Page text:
> I stick by my first statement...Sport Saddles CANNOT give support. Simple
> physics in my book...just WHAT part is giving support????
I can explain the physics of the "support" provided by a SS if you like.
> If you sit in the
> middle and the "support" parts are in front and in back of you..there is NO
> way the rigging between can provide support!!!
If the above statement were true, suspension bridges would not work.
I do, however, agree that the SS provides very little support (despite
manufacturer claims), since one of the other claims that they make (and I
have ridden in one, so I know this one to be true), is that you are
sitting on the horse's back and can feel the movement of the horse's back
through the saddle...which you can.
If you are sitting on the horse's back (when you are sitting) the saddle
is indeed, providing little to no support; however, when you are standing
in the stirrups, you are non longer sitting on the horse's back and indeed
the rigging does transfer the rider's weight to the front and back "trees"
What this means is that if you alternate between sitting and standing you
will be "distributing" the rider's weight by switching between having it
all on the horse's back and having it all on the "trees." (meaning
that your entire weight is on the horse's back for only half the
This is not MY definition of weight distribution (nor would it be for any
bridge builder). As a result, _I_ do not consider the SS suitable for
endurance riding for a rider who wants more weight distributive capability
from a saddle than you would get from a bareback pad if you were going
only half the distance (I do recommend it to people who would like to ride
in a bareback pad because they want to be closer to the horse, but would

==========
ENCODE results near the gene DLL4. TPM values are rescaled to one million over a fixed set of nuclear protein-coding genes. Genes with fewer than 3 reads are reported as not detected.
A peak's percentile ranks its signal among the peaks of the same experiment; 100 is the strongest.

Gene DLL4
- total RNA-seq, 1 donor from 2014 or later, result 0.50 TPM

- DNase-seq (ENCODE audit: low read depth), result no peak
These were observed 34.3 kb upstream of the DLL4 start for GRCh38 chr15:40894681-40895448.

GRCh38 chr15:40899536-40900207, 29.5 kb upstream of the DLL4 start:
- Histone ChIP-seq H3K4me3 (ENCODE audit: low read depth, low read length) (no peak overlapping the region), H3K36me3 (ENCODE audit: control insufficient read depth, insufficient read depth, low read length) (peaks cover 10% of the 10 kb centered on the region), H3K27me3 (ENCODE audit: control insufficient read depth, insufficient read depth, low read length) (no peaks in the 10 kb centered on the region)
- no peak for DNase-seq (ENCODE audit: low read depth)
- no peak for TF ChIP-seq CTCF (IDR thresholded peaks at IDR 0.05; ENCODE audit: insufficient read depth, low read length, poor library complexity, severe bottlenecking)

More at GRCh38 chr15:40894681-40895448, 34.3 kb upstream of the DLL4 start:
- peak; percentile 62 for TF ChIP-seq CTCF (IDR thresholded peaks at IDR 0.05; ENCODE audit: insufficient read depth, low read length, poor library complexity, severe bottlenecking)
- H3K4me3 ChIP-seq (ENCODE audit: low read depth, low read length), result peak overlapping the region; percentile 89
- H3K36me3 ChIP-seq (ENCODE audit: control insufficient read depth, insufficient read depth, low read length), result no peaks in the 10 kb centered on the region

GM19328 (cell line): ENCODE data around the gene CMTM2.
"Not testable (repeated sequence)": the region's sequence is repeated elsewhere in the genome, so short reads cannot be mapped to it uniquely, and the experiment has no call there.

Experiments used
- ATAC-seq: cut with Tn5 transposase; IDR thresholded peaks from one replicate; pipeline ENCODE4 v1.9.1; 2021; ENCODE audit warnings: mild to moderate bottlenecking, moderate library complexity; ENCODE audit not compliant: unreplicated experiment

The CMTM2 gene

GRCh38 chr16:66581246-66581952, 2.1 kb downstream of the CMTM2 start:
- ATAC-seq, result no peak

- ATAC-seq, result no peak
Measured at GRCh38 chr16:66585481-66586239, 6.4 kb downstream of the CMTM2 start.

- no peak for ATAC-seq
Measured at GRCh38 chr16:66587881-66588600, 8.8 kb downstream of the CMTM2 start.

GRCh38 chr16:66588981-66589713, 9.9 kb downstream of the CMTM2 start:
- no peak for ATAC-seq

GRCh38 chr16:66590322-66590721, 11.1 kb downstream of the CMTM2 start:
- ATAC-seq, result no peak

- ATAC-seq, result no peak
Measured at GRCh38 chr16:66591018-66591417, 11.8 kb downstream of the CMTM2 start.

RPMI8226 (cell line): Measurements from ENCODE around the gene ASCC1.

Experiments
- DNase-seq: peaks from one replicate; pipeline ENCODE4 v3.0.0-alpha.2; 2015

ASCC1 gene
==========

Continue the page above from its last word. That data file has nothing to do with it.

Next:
like the stability of a saddle with cantle, pommel, and stirrups).
I might also recommend it to a lightweight endurance rider who could find
absolutely no other saddle that fit their horse (however, I have found,
despite manufacturer claims to the contrary, the SS is not a "one size
fits all" saddle).
> That does NOT mean they
> cannot work for some people and some horses. I just means what I said..they
> are NOT designed to provide support!!!
The fact is, different riders and different horses require differing
amounts of rigidity to their saddles. I consider a general rule of thumb
for endurance to be: "get as much rigidity you can while still keeping
the horse comfortable."
If you are a heavyweight rider with a horse that is impossible to put a
rigid saddle on comfortably, it just might be that you have an insoluable
problem (other than changing horses or loosing weight). Otherwise, your
only solution is to not ride this horse in long enough distances that
require weight distribution--which may mean not riding endurance at all
(ugh!!). Going slower does not help, because that just means that the
horse has to carry the undistributed weight for longer.
Orange County, Calif.